Spoiler alert! Chop Sushi is still slightly buggy, even though Universomo has had months to works them out. But it’s cute, engaging, and—when it works—a lot of fun.
It’s game day Friday and I’m in a limbo between Thanksgiving and Christmas seasons. So I’m going to look at a game I’ve always intended to review but never got around to.
It reminds me, in some ways, of a movie from the sixties called Billy Jack, which launched a hit song that made even less sense than “Macarthur Park”. The song was called “One Tin Soldier,” and I’ll let you look up the lyrics and see if you can figure them out.
Billy Jack was a man of peace who kung fu’d the crap of the bad guys at a time when Americans thought 007 karate chops were the definitive martial art. He made sure to tell people to peace out just before he crushed their breastplates with his back kicks.
Chop Sushi reminds me of Billy Jack. In Chop Sushi, Master Chef uses Zen to help the people he meets overcome their demons. Zen battle, that is.
I don’t know how people came to equate promoting peace with pain and destruction, but it seems to be an essential contradiction to the American psyche. That and the belief that the love of money is the root of all evil as long as you can make enough money to afford it.
I downloaded Chop Sushi soon after I bought my iPad. It was buggy when I first played it, and now it has different bugs. But it’s still kind of fun, so I thought I would look at it.
At its heart, Chop Sushi is a match-three game just like Treasures of Montezuma, which I reviewed last week and 10 Talismanswhich I reviewed in October. But the match-three game is buried within a lot of animation and puzzle-solving.
If that isn’t enough, Chop Sushi features match-three chopstick combat against a series of computer opponents. Each opponent has demons that can only be cured with sushi fu and your job is to drive their demons away.
Chop Sushi’s plot line is thin. Master Chef, a fish who is also a sushi chef, travels from island to island confronting people driven to despair by their friends, passions or jobs. Only hand-to-hand combat will cure them.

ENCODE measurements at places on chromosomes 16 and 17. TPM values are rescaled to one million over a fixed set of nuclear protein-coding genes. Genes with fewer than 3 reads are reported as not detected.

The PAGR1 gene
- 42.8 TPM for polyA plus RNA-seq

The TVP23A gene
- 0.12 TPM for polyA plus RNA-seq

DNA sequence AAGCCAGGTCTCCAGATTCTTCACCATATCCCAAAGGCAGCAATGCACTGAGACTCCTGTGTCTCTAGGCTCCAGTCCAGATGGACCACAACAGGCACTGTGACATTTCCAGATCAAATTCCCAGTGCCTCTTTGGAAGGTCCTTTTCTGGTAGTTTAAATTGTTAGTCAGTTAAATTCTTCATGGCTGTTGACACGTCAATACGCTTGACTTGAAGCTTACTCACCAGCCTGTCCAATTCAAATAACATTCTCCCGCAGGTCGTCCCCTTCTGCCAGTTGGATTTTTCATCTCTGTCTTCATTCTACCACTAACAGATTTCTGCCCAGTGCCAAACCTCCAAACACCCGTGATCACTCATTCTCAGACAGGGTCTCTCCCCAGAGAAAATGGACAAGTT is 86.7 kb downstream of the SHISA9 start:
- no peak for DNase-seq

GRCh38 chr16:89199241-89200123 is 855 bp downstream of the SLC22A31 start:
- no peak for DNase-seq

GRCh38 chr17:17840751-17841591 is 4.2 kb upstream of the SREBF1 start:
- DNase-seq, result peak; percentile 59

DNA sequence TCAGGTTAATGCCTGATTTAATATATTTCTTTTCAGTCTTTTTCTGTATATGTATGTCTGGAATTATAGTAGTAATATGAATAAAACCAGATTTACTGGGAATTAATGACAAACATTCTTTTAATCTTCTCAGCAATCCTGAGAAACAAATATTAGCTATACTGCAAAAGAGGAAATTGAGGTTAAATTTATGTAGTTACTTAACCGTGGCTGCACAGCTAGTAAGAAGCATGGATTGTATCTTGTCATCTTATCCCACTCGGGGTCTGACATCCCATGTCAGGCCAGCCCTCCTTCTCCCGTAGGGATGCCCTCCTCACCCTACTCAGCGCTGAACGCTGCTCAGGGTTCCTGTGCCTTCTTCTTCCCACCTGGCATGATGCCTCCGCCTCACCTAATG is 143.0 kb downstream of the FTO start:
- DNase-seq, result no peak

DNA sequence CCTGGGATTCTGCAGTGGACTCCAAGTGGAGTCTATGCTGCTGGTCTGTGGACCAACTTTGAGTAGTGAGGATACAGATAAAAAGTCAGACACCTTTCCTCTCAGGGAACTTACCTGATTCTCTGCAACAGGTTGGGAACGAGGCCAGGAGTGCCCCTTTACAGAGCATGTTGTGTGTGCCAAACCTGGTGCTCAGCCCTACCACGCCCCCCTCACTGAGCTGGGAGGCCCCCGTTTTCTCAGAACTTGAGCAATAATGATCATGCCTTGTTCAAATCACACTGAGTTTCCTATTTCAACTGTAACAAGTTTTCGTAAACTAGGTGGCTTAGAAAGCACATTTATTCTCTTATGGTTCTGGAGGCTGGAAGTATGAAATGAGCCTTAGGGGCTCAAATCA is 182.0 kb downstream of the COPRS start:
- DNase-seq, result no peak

Master Chef must drive each opponent’s demons away.
The combat occurs across a seven by seven board filled with a variety of objects. Most of the objects are stones, which can’t be matched. However, as a tile opens it may also be filled one one of several objects. Sushi creates normal matches, but the real power comes when you match three or more wasabi, fugi or fish.
Special matches increase your strength or weaken your opponent’s. The key is to boost your points and reduce your opponents to zero. If you succeed you drive away your opponent’s demons; if you lose you have to fight him again.
To really make the game a challenge, the moves you can make are restricted. You can only make a match by moving a piece the the edge of the board, which means only four moves are available for any piece. On top of that, you have to grab the sushi with chopsticks.
This match three game requires chopsticks and restricts which pieces can be moved.
Challenges and recipes
Just to tweak an already strange game, Universomo tossed in sushi recipes. Success at certain levels allows you to purchase new sushi recipes, which increase the power of combinations. The recipes can increase your strength, set traps for your opponent or trigger special events (like matching every piece in a row).
The catch is, once you buy a recipe, your opponent can use it too. Now, not only do you have to worry about what moves your turn might set up for your opponent, you have to make sure you don’t make a move that backfires on you.
Your successes allow you to purchase cool sushi recipes and puzzle challenges.
You can also purchase additional puzzles that range from easy to challenging. But even the easy puzzles require thought, requiring you to line up all of the matches with one or two moves.
The game still crashes occasionally, although not as much as it did in earlier releases. What may be more annoying is the lengthy transition between levels. When you master a level you have to jump in the ocean and swim to another island. In the middle of each swim, Master Chef climbs on a rock to announce his zen mastery to the world.
I could excuse this if it was a cover for loading the data for the next level. But no, after Master Chef leaps back into the water to complete his swim, the game still displays the load progress bar.
Every completed level features an annoying scene with Master Chef crowing over his victory.
Just like you would expect from a Zen Master.
The graphics are garish and cartoonish, but they integrate nicely into the game concept and game play. It’s nice to see a game where the graphics and animation contribute so much to the game itself. I’ve played more complex and challenging games, but months after the download I still like to play a couple of levels of Chop Sushi when I have nothing better to do.
Jenny Manytoes rates Chop Sushi
Jenny Manytoes would purr next to Chop Sushi. And it’s not just because she likes fish.